Directors face prosecution over mine clean-up failings
Directors of the Australian-owned Mintails could face charges after a parliamentary investigation found that the company is R460m short on the money it owes to clean up the environment at its mining operations near Krugersdorp, says a Business Day report. Sparked by an Oxpeckers investigation into Mintails’ failing 1 715ha gold surface re-treatment operation, Parliament’s Committee on Mineral Resources launched its own inquiry, uncovering illegal activities and lax oversight by the company and the Department of Mineral Resources.
After Mintails went into liquidation in August, about 750 people are out of work, while 90% of the funds expected to be recovered by the liquidation process will likely end up with an investor in London, according to letters from the business rescue practitioner to the Minerals Resources Department revealed in court papers.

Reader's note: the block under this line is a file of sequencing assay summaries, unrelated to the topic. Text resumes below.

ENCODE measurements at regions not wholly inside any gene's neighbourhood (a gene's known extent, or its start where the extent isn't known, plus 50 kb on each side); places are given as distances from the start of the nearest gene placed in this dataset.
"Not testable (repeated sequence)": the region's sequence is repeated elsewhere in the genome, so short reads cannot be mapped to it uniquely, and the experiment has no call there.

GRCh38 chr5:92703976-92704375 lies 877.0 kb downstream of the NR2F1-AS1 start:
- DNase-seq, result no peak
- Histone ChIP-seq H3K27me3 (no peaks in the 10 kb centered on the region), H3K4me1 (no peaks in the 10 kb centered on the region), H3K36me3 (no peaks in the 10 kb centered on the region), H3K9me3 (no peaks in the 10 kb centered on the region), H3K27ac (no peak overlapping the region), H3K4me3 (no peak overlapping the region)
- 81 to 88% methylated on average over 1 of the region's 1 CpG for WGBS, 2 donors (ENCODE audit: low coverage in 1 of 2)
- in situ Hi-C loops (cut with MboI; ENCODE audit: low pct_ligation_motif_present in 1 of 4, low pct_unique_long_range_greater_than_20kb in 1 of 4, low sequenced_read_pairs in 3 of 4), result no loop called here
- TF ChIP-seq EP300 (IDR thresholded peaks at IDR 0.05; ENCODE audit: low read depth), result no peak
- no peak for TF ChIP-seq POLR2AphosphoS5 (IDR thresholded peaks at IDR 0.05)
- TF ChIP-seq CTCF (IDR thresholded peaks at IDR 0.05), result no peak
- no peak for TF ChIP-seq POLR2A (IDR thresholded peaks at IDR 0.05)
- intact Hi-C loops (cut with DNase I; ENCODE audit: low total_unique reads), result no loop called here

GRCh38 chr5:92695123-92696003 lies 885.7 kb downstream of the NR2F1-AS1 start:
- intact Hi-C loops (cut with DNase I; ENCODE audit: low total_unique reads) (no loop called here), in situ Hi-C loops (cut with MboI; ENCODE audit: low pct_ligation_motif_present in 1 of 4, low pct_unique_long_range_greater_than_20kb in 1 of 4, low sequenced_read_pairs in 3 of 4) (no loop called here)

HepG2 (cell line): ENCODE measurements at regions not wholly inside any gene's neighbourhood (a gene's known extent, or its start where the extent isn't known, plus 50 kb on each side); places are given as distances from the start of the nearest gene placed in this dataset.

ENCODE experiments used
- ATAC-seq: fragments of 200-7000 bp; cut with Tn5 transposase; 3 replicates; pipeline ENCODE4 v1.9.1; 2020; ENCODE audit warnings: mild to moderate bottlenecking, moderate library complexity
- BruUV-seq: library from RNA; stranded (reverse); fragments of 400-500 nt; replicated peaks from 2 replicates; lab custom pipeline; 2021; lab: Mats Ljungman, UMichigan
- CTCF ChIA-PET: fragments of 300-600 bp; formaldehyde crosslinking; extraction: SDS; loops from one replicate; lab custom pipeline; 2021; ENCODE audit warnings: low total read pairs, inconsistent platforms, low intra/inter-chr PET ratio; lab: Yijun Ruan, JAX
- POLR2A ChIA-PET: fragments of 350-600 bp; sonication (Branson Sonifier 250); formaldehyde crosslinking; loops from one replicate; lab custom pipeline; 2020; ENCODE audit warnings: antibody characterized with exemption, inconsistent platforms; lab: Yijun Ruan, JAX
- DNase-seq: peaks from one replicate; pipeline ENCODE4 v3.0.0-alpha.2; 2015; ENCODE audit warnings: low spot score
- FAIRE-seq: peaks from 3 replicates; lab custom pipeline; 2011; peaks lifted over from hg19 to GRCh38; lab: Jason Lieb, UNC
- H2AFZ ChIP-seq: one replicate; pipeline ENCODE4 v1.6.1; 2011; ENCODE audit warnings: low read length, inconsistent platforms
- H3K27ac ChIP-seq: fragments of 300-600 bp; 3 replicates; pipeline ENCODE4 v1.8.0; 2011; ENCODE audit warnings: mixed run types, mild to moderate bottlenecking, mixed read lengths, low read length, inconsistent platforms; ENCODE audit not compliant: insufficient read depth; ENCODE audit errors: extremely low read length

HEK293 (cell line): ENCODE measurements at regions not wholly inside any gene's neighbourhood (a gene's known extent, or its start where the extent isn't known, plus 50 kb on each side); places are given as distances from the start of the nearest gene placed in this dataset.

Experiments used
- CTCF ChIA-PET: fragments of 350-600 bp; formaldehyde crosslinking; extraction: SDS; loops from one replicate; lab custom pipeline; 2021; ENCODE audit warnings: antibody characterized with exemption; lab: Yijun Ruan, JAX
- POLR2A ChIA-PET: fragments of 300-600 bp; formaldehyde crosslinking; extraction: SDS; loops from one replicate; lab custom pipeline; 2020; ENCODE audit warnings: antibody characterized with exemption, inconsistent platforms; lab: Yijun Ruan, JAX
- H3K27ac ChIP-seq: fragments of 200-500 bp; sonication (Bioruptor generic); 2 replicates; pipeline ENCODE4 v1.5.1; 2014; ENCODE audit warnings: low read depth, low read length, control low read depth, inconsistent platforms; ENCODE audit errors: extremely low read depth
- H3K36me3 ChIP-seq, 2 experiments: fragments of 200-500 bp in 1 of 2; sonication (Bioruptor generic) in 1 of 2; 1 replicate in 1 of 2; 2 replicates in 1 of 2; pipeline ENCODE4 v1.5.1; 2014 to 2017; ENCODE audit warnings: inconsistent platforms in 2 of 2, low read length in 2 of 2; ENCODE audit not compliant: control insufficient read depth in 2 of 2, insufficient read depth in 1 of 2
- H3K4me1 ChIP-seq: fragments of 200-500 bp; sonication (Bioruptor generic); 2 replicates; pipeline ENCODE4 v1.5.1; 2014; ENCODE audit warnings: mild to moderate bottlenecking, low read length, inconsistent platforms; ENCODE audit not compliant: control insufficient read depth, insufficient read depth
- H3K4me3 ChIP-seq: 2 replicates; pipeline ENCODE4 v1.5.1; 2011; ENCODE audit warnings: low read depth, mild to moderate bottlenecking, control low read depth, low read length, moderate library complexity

Documents made public in the liquidation proceedings revealed majority shareholder Paige Limited is the only secured creditor. Paige is an investment vehicle run by the wealthy Harbour family, and London-based Gideon Harbour is one of Mintails’s remaining directors.
Court records show workers and the environment are unlikely to receive a cent.
In addition to clean-up costs, the company owes creditors more than R710m.
The portfolio committee’s report found mining companies’ provisions for clean-up funds were often inadequate, and that the Department of Mineral Resources had ‘failed’ to manage mine closure. Legislation had ‘not proven effective in avoiding this situation where the state and the taxpayer still end up paying for the environmental harm caused by mining’.
A Department of Mineral Resources spokesperson said the department was working with NGOs to address the committee’s findings.
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